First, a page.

SARCOPHAGUS WITH BATTLE SCENE (200 A.D.)
The battle scene is flanked by trophies and by two barbarian couples with the same clothes and in similar poses: the men are wearing tunics, breeches and cloaks, and are shod in caligae (sandals), secured by thongs and visible on the fig¬ure on the left where the corner of the slab is intact. The women, who have long curly hair, are both turning towards their companion.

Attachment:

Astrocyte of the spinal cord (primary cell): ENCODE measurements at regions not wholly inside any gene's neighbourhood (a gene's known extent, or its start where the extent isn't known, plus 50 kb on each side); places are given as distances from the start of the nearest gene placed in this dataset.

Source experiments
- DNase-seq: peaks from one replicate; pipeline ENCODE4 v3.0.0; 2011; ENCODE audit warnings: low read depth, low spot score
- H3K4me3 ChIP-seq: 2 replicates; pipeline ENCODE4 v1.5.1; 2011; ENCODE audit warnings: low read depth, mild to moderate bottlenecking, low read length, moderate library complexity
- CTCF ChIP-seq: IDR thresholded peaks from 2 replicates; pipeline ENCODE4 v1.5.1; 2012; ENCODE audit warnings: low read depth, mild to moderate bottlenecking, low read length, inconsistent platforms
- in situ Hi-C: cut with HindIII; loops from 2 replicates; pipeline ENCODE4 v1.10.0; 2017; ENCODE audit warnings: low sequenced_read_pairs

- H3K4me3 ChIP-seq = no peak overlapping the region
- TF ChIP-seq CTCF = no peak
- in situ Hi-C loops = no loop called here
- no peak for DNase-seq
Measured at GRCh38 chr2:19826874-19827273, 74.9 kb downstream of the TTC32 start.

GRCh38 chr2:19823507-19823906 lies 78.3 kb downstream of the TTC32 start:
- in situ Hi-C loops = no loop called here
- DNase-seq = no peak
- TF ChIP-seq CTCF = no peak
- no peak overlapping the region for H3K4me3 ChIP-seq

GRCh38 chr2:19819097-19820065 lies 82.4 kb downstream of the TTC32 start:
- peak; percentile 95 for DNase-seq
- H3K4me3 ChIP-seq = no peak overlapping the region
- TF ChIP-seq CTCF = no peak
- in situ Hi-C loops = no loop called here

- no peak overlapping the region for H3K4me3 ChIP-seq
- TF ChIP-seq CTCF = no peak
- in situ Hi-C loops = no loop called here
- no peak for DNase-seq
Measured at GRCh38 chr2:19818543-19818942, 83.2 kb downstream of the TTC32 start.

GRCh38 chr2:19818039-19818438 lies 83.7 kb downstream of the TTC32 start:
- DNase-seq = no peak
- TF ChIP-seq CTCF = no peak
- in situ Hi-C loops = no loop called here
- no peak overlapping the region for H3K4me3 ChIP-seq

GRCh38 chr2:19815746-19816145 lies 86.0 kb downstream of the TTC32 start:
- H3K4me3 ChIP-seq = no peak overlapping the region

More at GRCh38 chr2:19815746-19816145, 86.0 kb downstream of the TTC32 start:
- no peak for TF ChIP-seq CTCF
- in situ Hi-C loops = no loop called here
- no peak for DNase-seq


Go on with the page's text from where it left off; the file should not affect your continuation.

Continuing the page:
The Romans storm into the centre of the scene bearing the standard of the eagle, driving back the enemy to the sides. The imperator (commander) is portrayed with panther skins on his steed and a close- fitting cuirass with shoulder plates and rows of historiated pendants. The expres¬sive power of the tormented faces of the dying even surpasses that of the column of Marcus Aurelius, while the virtuosic technique revealed by the recent cleaning is already close to that of the reliefs of the arch of Septimius Severus. The present sarcophagus marks the transition from the depiction of war as a series of single combats to its portrayal as a mass conflict. This masterpiece by a Roman workshop was commissioned for the Vatican cemetery; it was later used to adorn Old St Peter’s, where Giulio Romano made a drawing of it. It then went to the Villa Lante and, in 1828, was inherited by Camillo Borghese.